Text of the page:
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ORIGINAL ARTICLE
Year : 2018  |  Volume : 14  |  Issue : 7  |  Page : 1655-1659

Expression of leukocyte immunoglobulin-like receptor B2 in hepatocellular carcinoma and its clinical significance


1 Department of Oncology, Jinan Central Hospital, Affiliated to Shandong University, Jinan; Department of Infectious Diseases, Zibo Central Hospital, Zibo, Shandong, China
2 Department of Oncology, Jinan Central Hospital, Affiliated to Shandong University, Jinan, Shandong, China
3 Department of Pathology, Zibo Central Hospital, Zibo, Shandong, China
4 Department of Hepatobiliary and Pancreatic Surgery, Jinan Central Hospital, Affiliated to Shandong University, Jinan, Shandong, China

Date of Web Publication19-Dec-2018

Correspondence Address:
Juan Li
Department of Oncology, Jinan Central Hospital, Affiliated to Shandong University, 105 Jiefang Road, Jinan, Shandong
China
Liyou Xu
Department of Hepatobiliary and Pancreatic Surgery, Jinan Central Hospital, Affiliated to Shandong University, 105 Jiefang Road, Jinan, Shandong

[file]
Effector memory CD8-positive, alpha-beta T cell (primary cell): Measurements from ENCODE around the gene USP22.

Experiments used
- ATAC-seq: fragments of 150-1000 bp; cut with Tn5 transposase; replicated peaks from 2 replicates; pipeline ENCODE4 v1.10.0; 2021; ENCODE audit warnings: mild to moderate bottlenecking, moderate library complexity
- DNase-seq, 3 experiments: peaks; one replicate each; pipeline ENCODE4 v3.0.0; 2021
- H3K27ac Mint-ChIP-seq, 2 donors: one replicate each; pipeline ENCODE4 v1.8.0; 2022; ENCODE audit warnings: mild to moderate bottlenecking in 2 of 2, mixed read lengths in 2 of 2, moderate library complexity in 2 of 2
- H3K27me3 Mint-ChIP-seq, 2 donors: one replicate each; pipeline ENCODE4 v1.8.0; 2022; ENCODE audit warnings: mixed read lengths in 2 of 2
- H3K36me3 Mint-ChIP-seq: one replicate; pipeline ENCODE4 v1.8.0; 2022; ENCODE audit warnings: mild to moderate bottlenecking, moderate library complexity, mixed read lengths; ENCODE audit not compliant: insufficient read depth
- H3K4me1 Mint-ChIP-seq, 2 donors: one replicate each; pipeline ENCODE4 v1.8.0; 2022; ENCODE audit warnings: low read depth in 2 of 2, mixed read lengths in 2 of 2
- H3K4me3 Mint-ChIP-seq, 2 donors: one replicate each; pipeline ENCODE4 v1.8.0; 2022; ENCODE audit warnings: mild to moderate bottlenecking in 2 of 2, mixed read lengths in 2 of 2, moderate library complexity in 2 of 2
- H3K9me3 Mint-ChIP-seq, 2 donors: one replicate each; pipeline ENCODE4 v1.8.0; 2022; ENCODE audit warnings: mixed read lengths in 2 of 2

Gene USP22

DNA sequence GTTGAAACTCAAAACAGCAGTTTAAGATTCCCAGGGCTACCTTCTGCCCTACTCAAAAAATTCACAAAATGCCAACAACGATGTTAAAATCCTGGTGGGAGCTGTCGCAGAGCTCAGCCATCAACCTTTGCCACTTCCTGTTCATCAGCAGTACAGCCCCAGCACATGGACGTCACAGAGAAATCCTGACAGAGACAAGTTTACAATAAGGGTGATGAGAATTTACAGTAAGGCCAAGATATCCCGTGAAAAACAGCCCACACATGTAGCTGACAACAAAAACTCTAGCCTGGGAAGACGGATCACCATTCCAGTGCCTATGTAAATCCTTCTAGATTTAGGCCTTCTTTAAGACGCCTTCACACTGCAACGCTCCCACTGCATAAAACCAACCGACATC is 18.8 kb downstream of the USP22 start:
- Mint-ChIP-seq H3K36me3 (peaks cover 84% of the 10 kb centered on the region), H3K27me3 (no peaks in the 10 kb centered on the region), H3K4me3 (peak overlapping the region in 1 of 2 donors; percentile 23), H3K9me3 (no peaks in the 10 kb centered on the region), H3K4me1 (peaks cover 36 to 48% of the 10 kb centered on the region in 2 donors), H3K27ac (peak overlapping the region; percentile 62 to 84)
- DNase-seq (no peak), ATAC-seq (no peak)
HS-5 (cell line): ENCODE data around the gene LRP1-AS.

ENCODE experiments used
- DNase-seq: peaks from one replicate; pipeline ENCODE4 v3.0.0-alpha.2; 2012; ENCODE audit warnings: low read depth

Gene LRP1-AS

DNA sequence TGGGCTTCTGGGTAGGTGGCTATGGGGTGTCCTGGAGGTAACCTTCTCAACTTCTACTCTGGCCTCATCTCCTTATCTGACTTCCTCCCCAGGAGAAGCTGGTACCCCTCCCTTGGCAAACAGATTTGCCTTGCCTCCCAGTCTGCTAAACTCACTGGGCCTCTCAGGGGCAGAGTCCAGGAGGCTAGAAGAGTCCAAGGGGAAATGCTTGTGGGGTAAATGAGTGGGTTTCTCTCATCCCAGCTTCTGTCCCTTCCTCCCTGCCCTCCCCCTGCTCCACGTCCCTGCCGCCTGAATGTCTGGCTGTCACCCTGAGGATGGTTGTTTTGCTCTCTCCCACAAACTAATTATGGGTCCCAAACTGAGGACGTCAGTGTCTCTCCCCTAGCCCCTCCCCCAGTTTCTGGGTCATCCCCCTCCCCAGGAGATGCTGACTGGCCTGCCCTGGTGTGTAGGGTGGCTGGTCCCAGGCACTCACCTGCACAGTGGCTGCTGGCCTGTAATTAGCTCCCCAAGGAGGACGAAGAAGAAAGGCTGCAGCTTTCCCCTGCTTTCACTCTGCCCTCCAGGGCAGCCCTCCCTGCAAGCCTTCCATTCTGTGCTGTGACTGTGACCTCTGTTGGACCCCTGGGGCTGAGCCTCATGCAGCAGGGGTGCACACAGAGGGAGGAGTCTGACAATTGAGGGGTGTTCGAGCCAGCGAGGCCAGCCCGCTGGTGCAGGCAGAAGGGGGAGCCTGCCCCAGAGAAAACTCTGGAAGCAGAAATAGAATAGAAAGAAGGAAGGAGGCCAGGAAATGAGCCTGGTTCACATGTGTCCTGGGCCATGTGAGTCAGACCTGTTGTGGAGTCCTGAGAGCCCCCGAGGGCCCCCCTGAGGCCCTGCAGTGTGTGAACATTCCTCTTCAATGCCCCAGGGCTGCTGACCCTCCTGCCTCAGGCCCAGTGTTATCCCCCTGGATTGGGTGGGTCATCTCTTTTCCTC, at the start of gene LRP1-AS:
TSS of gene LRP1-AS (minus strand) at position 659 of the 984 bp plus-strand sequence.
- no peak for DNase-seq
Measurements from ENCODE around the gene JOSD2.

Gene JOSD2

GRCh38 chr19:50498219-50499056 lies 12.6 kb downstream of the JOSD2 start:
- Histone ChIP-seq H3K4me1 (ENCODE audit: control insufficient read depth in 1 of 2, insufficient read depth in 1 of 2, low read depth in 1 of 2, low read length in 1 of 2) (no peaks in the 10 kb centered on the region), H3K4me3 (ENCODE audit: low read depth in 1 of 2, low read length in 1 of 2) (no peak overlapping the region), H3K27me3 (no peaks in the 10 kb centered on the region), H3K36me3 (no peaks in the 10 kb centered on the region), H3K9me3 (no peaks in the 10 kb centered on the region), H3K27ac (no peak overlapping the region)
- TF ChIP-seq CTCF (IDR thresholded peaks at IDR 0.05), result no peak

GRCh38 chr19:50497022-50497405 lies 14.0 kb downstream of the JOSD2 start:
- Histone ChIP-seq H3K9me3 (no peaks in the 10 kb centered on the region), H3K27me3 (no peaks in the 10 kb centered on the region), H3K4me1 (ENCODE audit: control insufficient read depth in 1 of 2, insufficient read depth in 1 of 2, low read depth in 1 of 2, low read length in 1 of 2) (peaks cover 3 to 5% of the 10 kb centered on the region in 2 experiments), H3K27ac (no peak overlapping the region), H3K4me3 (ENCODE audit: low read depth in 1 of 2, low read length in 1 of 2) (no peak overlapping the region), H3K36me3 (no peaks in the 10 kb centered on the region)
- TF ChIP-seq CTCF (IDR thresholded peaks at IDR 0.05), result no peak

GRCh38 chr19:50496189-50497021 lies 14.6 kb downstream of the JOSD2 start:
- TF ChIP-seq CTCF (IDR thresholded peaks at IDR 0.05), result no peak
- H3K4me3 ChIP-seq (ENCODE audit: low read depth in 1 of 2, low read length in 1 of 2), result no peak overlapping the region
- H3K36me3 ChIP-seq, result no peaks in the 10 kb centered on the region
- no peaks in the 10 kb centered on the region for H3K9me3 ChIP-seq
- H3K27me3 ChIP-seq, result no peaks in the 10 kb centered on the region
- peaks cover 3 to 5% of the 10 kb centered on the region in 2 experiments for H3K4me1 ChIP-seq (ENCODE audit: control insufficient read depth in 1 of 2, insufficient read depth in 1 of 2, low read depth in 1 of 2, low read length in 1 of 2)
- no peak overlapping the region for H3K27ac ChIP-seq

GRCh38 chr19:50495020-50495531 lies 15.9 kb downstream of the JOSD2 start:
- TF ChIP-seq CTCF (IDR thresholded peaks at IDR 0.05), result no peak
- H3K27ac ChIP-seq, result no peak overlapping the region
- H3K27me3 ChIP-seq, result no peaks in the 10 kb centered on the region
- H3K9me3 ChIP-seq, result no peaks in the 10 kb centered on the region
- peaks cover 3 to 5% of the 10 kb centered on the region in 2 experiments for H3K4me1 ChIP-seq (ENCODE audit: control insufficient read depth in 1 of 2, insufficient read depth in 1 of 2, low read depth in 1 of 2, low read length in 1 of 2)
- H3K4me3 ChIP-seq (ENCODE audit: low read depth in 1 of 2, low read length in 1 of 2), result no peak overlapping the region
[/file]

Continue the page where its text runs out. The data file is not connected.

China
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Source of Support: None, Conflict of Interest: None


DOI: 10.4103/jcrt.JCRT_542_18

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 > Abstract 


Background: Leukocyte immunoglobulin-like receptor B2 (LILRB2) has recently been considered a promising tumor promoter in human cancers.
Materials and Methods: In this study, the expression of LILRB2 was assessed in 82 samples of surgically resected human hepatocellular carcinoma (HCC) tissues using immunohistochemistry (IHC).
Results: LILRB2 was overexpressed in HCC tissues and its expression was positively and significantly correlated with poor prognostic features of HCC patients, including poor cell differentiation, larger primary tumor size, and shorter overall survival. In addition, there was a positive correlation between the expression of LILRB2 and its classical ligand human leukocyte antigen G in human HCC tissues.
Conclusion: LILRB2 might play an important role in HCC progression and correlate with poor prognosis of HCC.

Keywords: Hepatocellular carcinoma, human leukocyte antigen G, leukocyte immunoglobulin-like receptor B2, prognosis